T32 Alumni

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Cory Stingl, M.D.

Funding supported by T32 Grant, 2017 -2019
Research: My research is on a group of conditions called the juvenile idiopathic inflammatory myopathies. They are a rare group of autoimmune conditions that affect predominantly the muscles in children but very frequently affect the skin and less frequently other organ systems like the lungs. Compared to other children with autoimmune disease, such as juvenile idiopathic arthritis, they tend to have slower response to treatment, more problems from their condition, and more side effects from exposure to protracted treatment courses with steroids. Our goal is to study whether findings on exams, standard blood tests, autoantibody profiles, and gene expression profiles coupled with machine learning can identify clinically meaningful subgroups that help predict, amongst other things, response to treatment.
Current Position: Pediatric Rheumatologist, Duke Medical Center

Carolyn Baloh, M.D.

Funding supported by T32 Grant, 2017 -2019
Research: My research is entitled “Novel genetic models of common variable immune deficiency (CVID).” CVID is the most common immunodeficiency comprising 30% of all immunodeficiencies. The disease is associated with significant morbidity as patients are prone to recurrent infections, autoimmune disease, and malignancy. The morbidities can also place patients at higher risk of death. To date, we have identified only 10 percent of all genetic mutations associated with this disease. I am working on a project that will involve identifying further genetic defects and then creating mouse models of the defects to better characterize the disease and novel therapies.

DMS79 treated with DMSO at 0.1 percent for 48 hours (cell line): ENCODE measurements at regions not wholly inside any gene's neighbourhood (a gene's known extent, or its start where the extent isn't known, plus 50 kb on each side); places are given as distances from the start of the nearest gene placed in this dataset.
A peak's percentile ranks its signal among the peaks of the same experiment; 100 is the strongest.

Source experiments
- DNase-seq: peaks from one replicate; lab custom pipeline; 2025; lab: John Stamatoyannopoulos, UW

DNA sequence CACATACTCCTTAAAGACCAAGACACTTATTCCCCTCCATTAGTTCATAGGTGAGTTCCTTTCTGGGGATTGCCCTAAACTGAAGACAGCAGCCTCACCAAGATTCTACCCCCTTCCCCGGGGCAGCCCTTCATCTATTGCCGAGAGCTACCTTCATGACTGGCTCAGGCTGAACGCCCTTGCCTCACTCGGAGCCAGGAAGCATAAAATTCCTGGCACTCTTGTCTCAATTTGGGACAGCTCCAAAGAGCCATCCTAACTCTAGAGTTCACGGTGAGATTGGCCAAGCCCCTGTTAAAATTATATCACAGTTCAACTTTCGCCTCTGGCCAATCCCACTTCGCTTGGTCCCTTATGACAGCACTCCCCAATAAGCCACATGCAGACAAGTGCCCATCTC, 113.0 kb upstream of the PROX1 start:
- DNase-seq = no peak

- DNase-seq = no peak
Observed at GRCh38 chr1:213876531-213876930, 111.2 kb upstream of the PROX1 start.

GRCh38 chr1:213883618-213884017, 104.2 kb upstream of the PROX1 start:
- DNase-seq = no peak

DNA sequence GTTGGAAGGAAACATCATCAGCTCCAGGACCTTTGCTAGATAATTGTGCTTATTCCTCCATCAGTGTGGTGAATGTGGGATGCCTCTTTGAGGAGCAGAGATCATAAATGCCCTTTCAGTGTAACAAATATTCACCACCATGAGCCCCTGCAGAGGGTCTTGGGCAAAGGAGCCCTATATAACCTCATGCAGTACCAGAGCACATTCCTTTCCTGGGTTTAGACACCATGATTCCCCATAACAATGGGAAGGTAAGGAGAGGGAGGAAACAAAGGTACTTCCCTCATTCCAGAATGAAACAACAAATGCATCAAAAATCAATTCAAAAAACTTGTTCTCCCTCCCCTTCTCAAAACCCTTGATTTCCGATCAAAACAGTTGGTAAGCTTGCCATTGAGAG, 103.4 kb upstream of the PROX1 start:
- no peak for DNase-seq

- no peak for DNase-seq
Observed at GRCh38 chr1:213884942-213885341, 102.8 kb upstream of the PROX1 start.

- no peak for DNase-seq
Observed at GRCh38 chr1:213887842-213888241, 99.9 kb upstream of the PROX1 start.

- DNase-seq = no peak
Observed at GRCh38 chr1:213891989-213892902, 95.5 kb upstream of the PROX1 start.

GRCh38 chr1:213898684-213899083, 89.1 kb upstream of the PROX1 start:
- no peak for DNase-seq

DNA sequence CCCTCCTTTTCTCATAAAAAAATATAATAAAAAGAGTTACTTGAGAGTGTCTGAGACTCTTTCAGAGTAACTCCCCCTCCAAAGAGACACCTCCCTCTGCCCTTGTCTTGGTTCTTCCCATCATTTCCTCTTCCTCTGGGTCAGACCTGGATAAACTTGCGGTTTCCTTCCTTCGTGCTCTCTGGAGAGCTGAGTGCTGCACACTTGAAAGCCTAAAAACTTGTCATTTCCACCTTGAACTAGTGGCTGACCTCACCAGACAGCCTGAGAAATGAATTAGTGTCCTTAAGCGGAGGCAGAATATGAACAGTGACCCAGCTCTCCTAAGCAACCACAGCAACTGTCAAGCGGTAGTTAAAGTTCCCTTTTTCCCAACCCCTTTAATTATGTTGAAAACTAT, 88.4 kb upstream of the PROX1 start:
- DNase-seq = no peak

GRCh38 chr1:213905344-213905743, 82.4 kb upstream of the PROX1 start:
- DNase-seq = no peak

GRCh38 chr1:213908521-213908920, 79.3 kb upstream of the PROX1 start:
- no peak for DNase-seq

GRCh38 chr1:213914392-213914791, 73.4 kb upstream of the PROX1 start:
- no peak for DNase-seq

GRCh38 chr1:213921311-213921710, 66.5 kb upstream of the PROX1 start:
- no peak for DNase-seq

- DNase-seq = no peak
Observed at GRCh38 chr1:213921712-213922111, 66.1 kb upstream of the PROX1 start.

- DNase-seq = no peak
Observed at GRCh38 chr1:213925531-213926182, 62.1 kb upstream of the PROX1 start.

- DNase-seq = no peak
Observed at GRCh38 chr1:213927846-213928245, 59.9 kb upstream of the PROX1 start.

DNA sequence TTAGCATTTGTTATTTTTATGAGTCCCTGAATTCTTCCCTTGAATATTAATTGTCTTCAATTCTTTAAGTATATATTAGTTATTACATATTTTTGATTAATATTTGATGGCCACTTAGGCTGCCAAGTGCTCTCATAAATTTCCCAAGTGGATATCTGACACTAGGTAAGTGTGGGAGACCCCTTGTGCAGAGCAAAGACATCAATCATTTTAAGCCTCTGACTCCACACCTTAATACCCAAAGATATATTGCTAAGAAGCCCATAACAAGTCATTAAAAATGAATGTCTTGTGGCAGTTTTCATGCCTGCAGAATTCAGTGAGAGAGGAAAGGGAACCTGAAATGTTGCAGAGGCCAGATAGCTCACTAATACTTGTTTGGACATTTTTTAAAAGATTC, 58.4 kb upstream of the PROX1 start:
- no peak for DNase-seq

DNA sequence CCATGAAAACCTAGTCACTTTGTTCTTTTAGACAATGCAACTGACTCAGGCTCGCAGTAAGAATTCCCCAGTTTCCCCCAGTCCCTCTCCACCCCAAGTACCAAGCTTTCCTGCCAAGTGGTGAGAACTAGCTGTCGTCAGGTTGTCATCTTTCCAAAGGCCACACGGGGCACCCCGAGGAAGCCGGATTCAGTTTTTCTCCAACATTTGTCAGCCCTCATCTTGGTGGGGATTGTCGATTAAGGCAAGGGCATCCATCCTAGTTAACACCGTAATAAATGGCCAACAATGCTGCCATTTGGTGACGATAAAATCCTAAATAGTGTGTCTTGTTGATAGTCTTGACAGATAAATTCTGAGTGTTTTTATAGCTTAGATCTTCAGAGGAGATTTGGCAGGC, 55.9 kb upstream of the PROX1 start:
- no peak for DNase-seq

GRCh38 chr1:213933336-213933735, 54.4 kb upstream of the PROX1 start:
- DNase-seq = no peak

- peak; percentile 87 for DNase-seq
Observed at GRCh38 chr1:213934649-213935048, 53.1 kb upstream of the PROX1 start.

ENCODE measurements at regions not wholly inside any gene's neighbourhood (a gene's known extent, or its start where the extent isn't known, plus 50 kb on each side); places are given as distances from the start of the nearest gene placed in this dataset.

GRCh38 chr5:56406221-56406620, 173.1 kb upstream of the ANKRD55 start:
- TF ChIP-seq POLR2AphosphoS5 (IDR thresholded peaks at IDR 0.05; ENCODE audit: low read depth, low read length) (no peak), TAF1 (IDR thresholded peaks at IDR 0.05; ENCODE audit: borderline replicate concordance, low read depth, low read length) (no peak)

Current Position: Advanced Researach Fellow, Duke University

L. Gayani Tillekeratne

Funding supported by the K Award, 2017-2019
Research: I received a career development award through the National Institute of Allergy and Infectious Disease (NIAID) to study the epidemiology of acute respiratory tract infections among patients hospitalized in Sri Lanka. As part of this work, I will be evaluating the performance of host gene expression signatures developed by the CAGPM team to distinguish viral versus bacterial respiratory tract infections. I will determine how well these signatures perform in the Sri Lankan setting, refine the signatures, and validate them along with host biomarkers such as procalcitonin in a prospective cohort of patients with acute respiratory tract infections.